Key stats since 2000 (19 tournaments):
- Seeded players have won each of the last 19 tournaments, 18 were in the top nine and 13 from the top-four.
- 30 of the 33 finalists have been seeded.
- The top seed has reached at least the semis in 13, the final in 10 and won eight times.
- The Australian Open winner has reached at least the 4thRound in 10 of the last 11 tournaments, reaching the semi-finals in nine, the final in seven and won six.
Such has been dominance of Novak Djokovic, Roger Federer and Rafa Nadal at this tournament, they have won 13 of the 15 titles between them since 2004.
The only other winners have been Ivan Ljubicic (2010) and Juan Martin del Potro (2018) and although the Argentinian won’t be defending his title this year, while Ljubicic now sits in Federer’s camp, we still have the three big guns playing at very competitive levels.
Novak Djokovic has 28 victories from his last 29 matches on his favourite outdoor hard-court surface and is deserved of his favouritism. He’s joined by showboaters Gael Monfils and Nick Kyrgios who have both found recent form with the Frenchmen winning in Rotterdam and reaching the last four in Dubai.
Meanwhile, the Aussie won the Mexican Open in Acapulco, beating the likes of Nadal, Stan Wawrinka, John Isner and Alexander Zverev during this title run, so would make for a tricky third round opponent for the Serb.
The third seed, Alexander Zverev, stakes claim over a rather thin looking second quarter, although a straight sets defeat in the Mexican Open final to Kyrgios is a slight concern. Although neither John Millman nor Gregor Dimitrov are likely challenge the German, a scheduled fourth round with either Alex De Minaur or Milos Raonic could be testing.
The Aussie has 10 wins from his 12 matches since the start of the Sydney Open, only losing to Nadal in the Aussie Open and Zverev last week, whilst the Canadian reached the quarters of the opening Slam Down Under and has an impressive record at the Tennis Garden, reaching at least the semis in each of his last three visits.
Stefanos Tsitsipas became the first Greek player ever to break into the Top-10 this month after finishing runner-up in Dubai. He has potential third-round meeting with the ever-consistent Roberto Bautista Agut, but he did beat the Spaniard in his semi-final run in Melbourne.
Kei Nishikori has only three defeats to his name this season form his 15 matches, collecting the Brisbane title along the way. However, Australian Open semi-finalist Lucas Pouille is inbound for the Japanese superstar in the third round.
The former was runner-up at the Sofia Open as well as losing to Feds in the Quarters of Dubai last week, while Wawrinka was runner-up at Rotterdam as well as a last eight appearance in Mexico. Those three players stake a far greater claim than the likes of their potential misfiring fourth round opponents Kyle Edmund, Fabio Fognini and Frances Tiafoe.
No doubt Tomas Berdychcan cause some problems like he did in Melbourne by reaching the fourth round as an unseeded player. Though he’ll have to get past Feliciano Lopez, Karen Khachanov and most probably Pablo Carreno Busta just to make the last-16.
Instead, John Isner looks much more appealing with him surrounded by much weaker company and a semi-final visit at Acapulco, only losing to eventual winner Kyrgios, is enough for us to be confident in him.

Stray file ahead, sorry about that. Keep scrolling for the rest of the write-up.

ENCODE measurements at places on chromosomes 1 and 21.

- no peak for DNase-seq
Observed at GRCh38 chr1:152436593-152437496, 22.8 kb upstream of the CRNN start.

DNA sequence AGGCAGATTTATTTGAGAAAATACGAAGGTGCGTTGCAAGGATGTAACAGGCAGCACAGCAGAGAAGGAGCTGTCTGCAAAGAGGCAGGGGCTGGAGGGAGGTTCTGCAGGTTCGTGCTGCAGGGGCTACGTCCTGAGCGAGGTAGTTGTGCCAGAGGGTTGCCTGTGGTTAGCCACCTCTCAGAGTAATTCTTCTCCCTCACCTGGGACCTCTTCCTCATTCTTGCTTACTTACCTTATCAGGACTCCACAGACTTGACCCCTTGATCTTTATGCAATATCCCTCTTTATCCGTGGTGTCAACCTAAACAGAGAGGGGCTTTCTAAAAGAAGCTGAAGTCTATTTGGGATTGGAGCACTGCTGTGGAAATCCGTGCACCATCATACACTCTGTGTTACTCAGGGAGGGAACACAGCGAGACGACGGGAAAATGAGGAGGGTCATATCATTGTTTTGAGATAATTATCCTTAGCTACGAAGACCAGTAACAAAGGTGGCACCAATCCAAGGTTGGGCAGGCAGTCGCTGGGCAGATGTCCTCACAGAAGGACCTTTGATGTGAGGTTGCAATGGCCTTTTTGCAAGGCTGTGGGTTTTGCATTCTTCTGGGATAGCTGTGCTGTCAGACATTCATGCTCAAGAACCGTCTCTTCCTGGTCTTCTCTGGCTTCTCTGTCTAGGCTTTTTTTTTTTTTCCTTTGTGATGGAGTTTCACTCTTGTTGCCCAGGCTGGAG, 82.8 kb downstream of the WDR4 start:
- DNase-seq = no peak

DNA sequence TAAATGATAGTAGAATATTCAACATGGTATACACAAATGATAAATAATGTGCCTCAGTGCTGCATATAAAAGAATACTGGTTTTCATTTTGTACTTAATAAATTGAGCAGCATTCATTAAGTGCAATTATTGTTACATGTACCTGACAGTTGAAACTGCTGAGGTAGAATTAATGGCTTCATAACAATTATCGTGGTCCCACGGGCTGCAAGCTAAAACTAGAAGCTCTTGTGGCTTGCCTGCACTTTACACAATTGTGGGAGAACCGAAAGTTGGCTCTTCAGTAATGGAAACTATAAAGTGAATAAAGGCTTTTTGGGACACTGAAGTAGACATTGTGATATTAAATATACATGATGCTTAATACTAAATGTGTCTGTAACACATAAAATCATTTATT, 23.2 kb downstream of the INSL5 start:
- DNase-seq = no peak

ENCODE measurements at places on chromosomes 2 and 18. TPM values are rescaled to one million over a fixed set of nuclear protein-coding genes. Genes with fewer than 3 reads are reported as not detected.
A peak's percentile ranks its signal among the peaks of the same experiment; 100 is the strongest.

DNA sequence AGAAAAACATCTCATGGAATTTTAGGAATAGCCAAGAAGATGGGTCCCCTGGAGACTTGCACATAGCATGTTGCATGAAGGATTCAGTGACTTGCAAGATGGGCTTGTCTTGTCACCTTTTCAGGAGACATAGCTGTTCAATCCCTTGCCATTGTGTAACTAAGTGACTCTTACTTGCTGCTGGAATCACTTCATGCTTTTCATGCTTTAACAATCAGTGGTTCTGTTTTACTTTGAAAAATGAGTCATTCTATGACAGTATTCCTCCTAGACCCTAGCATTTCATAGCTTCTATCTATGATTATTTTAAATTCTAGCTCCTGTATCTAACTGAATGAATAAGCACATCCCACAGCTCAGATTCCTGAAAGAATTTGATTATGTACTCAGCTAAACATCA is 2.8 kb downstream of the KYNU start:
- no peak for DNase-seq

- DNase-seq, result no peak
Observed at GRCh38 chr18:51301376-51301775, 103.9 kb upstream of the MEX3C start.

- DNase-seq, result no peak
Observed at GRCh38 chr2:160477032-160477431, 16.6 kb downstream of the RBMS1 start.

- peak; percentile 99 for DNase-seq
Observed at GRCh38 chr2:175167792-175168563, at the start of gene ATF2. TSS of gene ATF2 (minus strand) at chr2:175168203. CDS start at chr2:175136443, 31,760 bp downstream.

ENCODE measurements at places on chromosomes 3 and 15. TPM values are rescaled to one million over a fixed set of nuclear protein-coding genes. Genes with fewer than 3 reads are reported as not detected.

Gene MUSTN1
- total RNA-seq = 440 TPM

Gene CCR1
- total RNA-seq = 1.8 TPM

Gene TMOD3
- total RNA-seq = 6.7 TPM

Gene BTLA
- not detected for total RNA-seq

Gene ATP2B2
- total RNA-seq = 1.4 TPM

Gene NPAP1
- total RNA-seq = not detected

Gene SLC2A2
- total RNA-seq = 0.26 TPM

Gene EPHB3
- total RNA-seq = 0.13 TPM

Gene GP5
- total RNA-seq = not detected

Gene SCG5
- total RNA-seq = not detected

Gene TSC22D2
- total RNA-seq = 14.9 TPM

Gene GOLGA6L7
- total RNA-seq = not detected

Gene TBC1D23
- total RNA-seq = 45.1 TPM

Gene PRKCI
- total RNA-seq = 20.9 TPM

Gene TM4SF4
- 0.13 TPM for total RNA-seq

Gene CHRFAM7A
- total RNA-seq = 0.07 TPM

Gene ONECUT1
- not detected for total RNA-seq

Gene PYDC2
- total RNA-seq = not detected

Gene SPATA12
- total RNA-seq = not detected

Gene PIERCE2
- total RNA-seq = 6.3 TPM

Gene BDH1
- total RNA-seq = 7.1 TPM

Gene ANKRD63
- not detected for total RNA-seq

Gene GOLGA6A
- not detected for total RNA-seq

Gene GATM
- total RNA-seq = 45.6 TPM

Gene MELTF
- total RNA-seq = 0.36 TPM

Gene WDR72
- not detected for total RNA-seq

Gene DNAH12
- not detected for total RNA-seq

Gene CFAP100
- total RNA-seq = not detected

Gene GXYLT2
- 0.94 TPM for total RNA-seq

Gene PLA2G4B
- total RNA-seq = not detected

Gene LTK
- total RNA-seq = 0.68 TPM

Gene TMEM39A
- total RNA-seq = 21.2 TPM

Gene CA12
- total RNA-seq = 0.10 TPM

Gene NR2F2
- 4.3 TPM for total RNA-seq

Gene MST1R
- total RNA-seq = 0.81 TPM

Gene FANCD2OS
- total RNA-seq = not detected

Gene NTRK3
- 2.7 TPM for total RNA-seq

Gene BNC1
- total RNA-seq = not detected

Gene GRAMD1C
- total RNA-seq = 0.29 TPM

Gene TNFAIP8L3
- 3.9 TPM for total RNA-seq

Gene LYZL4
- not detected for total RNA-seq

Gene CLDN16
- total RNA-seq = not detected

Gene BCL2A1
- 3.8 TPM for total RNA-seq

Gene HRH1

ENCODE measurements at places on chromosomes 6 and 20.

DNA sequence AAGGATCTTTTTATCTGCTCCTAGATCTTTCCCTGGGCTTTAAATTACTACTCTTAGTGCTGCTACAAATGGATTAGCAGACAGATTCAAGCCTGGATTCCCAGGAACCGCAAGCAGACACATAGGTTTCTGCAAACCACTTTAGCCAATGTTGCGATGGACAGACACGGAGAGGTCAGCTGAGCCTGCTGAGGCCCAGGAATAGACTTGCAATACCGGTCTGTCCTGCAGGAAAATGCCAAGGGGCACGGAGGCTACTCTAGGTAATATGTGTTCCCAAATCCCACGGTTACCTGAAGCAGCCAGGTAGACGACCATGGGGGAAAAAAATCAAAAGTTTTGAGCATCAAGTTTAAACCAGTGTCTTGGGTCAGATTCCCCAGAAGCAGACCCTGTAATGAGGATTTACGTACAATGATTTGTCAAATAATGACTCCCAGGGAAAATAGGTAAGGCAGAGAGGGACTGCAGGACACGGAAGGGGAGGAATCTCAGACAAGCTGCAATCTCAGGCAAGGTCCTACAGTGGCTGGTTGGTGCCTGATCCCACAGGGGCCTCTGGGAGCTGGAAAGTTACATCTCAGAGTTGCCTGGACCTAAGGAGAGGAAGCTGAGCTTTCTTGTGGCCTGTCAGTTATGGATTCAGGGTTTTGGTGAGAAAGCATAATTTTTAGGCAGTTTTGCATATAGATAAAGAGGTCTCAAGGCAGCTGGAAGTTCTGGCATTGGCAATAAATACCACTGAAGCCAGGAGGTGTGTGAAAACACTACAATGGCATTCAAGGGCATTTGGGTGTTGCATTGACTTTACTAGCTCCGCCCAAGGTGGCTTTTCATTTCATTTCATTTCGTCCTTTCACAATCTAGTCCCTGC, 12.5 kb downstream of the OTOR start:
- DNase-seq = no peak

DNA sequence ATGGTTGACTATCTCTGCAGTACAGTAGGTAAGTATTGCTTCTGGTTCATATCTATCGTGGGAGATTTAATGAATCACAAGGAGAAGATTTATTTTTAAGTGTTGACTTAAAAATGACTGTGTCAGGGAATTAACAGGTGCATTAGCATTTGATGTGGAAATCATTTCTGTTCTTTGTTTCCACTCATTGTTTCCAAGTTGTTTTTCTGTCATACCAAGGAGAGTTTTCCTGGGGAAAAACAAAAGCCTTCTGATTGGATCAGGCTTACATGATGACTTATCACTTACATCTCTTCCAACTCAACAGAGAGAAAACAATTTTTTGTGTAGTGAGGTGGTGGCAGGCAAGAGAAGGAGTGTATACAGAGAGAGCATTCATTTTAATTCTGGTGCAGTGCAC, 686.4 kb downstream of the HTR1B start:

Rafa Nadal is presented with yet another easy draw at a big tournament this year and we would expect him to capitalise on it given the form he’s shown since returning from injury.
The Russian could meet him in the fourth round and has 14 wins from his 18 matches this year, but is yet to properly challenge at a major event, with his recent fourth round at Melbourne Park his best result to date.
Krygios was the man to knock Djokovic out here in 2017, making the Aussie two from two against him in his career. Couple that with a resurgence in form by winning in Mexico, his presence is enough to put us off the Serb at the prices.
The world no.1 may look fairly unbeatable over five sets but he has in fact lost three of his last 12 matches in the shorter version, so there is some potential value to be found in the bottom-half of his quarter.
Since the start of last year, Borna Coric has 21 wins from his 28 matches at both Grand Slam and Masters events on outdoor hard courts. His main danger is Basilashvili, but he has won his last three encounters with the Georgian.
This second quarter doesn’t feature any of the ‘Big Three’ so there is a great chance for someone to go on a run to at least the semis. Kevin Anderson had to withdraw from Mexico because of his elbow and that could open up the draw for Stefanos Tsitsipas.
The Greek sensation has made a fine start to the season, reaching the semis in Australia, as well as a title in Marseille and a runner-up spot in Dubai, and he can stamp his mark on California.
Although it’s not very adventurous, Roger Federer gets the nod given his draw and his recent win in Dubai. He is W23-L3 against his fellow countryman and likely third round opponent Wawrinka, and a record breaking sixth Indian Wells title could be on the way.
Finally, we have two fancies in this fourth quarter. A small punt on John Isner who should build some confidence and momentum into the fourth round.
The American won his maiden Masters title in Miami last year, which plays very similarly to here, and he looks far too big a price to squander.
The other pick is three-time champion Rafa Nadal. The slower conditions here in California certainly suits the Spaniard and in a similarly kind draw in Australia he breezed through to the final without dropping a set, so we’d be foolish to not have him in our armoury.
*all odds are subject to change